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contraction of the pupil

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WordReference Random House Learner's Dictionary of American English © 2016
con•trac•tion /kənˈtrækʃən/USA pronunciation   n. 
  1. an act or instance of contracting[countable]a contraction of about two inches in the cold weather.
  2. the quality or state of being contracted[uncountable]the problem of contraction in the cold.
  3. Grammar[countable] a shortened form of a word or group of words, with the letters that were left out often replaced in written English by an apostrophe, such as isn't for is not, they're for they are, or e'er for ever.
  4. Communications, Business a decrease in economic and industrial activity(opposed to expansion)[uncountable]Another six months of contraction and we'll have a real recession on our hands.
See -trac-. Contractions (isn't, couldn't, can't, he'll ) occur chiefly, although not exclusively, in informal speech and writing. They are common in personal letters, business letters, journalism, and fiction;
rare in scientific and scholarly writing.See -trac-.

WordReference Random House Unabridged Dictionary of American English © 2016
con•trac•tion  (kən trakshən), 
n.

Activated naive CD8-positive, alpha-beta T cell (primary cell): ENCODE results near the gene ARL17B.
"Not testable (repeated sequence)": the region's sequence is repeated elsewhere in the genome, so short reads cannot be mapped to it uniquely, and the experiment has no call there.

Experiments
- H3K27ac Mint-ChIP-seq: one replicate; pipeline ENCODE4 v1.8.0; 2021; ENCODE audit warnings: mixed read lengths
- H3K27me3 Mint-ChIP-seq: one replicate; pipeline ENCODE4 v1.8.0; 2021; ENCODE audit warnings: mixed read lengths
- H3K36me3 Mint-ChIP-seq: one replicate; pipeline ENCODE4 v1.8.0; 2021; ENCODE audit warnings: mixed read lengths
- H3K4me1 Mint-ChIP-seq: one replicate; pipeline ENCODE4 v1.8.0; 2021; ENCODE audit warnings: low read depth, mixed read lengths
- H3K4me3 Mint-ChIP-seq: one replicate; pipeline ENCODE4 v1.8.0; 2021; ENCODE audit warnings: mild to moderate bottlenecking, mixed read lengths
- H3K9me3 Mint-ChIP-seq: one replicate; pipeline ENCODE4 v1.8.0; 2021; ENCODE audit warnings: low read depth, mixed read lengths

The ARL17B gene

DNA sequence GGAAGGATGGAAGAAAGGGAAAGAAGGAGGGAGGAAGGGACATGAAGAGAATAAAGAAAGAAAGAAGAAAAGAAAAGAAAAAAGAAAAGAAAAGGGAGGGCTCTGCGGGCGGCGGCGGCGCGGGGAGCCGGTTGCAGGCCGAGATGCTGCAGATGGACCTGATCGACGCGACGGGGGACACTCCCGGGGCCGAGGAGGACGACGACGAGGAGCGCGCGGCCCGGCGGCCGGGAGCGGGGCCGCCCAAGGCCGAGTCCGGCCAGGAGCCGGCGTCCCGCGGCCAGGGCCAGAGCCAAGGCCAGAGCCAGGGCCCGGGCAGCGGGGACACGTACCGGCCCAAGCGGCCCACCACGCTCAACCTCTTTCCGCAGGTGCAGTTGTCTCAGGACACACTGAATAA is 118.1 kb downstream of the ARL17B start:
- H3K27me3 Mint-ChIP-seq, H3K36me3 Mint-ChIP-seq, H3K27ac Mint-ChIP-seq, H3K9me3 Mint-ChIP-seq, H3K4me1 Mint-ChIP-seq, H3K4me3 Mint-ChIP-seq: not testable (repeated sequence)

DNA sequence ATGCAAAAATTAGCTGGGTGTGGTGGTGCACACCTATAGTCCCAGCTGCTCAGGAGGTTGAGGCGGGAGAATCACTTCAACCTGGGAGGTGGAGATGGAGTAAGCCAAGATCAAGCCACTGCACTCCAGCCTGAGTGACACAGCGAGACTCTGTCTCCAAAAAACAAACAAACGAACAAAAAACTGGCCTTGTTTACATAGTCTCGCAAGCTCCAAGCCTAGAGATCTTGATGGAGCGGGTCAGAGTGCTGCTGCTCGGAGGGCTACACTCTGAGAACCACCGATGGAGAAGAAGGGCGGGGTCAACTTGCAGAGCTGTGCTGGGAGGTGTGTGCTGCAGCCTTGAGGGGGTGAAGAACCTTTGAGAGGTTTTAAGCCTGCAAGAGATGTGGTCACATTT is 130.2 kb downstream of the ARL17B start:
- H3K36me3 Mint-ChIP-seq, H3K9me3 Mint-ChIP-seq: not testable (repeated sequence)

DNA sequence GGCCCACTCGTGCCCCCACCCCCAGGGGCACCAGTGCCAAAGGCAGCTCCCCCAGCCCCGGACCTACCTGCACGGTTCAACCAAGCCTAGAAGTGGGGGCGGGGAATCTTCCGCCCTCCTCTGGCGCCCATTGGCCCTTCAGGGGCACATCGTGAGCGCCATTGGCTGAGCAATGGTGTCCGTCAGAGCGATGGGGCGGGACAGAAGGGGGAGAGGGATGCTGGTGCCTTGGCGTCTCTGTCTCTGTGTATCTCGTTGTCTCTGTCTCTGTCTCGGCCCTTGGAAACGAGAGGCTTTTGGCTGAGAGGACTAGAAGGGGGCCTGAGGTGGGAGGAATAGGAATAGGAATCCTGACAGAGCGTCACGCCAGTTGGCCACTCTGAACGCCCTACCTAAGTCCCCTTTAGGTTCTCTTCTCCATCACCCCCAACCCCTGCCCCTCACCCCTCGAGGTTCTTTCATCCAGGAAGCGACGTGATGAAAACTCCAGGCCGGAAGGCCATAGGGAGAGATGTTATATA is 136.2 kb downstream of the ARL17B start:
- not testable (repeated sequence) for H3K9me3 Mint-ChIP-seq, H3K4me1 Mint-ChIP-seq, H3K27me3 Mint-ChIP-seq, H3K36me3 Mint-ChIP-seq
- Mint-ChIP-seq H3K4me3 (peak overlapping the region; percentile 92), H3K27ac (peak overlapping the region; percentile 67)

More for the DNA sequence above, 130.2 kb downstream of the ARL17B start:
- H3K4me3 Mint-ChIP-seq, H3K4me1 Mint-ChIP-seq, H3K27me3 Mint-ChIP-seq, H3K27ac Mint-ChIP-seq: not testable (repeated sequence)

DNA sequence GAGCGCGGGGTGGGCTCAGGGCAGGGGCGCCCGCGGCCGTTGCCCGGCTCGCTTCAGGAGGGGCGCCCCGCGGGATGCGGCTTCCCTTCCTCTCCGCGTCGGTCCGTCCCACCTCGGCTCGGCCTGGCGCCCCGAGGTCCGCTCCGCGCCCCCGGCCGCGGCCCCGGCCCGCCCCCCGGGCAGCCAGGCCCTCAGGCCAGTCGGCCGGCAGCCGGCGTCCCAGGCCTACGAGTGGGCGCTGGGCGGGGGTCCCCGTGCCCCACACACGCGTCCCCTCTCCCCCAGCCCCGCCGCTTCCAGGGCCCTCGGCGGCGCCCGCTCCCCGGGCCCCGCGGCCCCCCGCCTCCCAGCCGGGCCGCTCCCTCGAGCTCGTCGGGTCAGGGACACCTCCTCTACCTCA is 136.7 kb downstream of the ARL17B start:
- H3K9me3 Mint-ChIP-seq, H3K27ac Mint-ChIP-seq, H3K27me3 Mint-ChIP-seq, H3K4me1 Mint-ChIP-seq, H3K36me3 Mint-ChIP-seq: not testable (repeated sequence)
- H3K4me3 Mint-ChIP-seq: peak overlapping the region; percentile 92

1. an act or instance of contracting.
  2. the quality or state of being contracted.
  3. Grammara shortened form of a word or group of words, with the omitted letters often replaced in written English by an apostrophe, as e'er for ever, isn't for is not, dep't for department.
  4. Physiology[Physiol.]the change in a muscle by which it becomes thickened and shortened.
  5. Businessa restriction or withdrawal, as of currency or of funds available as call money.
  6. Communications, Businessa decrease in economic and industrial activity (opposed to expansion).
Etymology:
  • Latin contractiōn- (stem of contractiō), equivalent. to contract(us) drawn together, past participle of contrahere (see contract) + -iōn- -ion
  • Middle French)
  • late Middle English ( 1375–1425
con•traction•al, adj. 
Contractions such as isn't, couldn't, can't, weren't, he'll, they're occur chiefly, although not exclusively, in informal speech and writing. They are common in personal letters, business letters, journalism, and fiction;
they are rare in scientific and scholarly writing. Contractions occur in formal writing mainly as representations of speech.


Collins Concise English Dictionary © HarperCollins Publishers::

contraction /kənˈtrækʃən/ n
  1. an instance of contracting or the state of being contracted
  2. any normal shortening or tensing of an organ or part, esp of a muscle, e.g. during childbirth
  3. any abnormal tightening or shrinking of an organ or part
  4. a shortening of a word or group of words, often marked in written English by an apostrophe: I've come for I have come

conˈtractive adj



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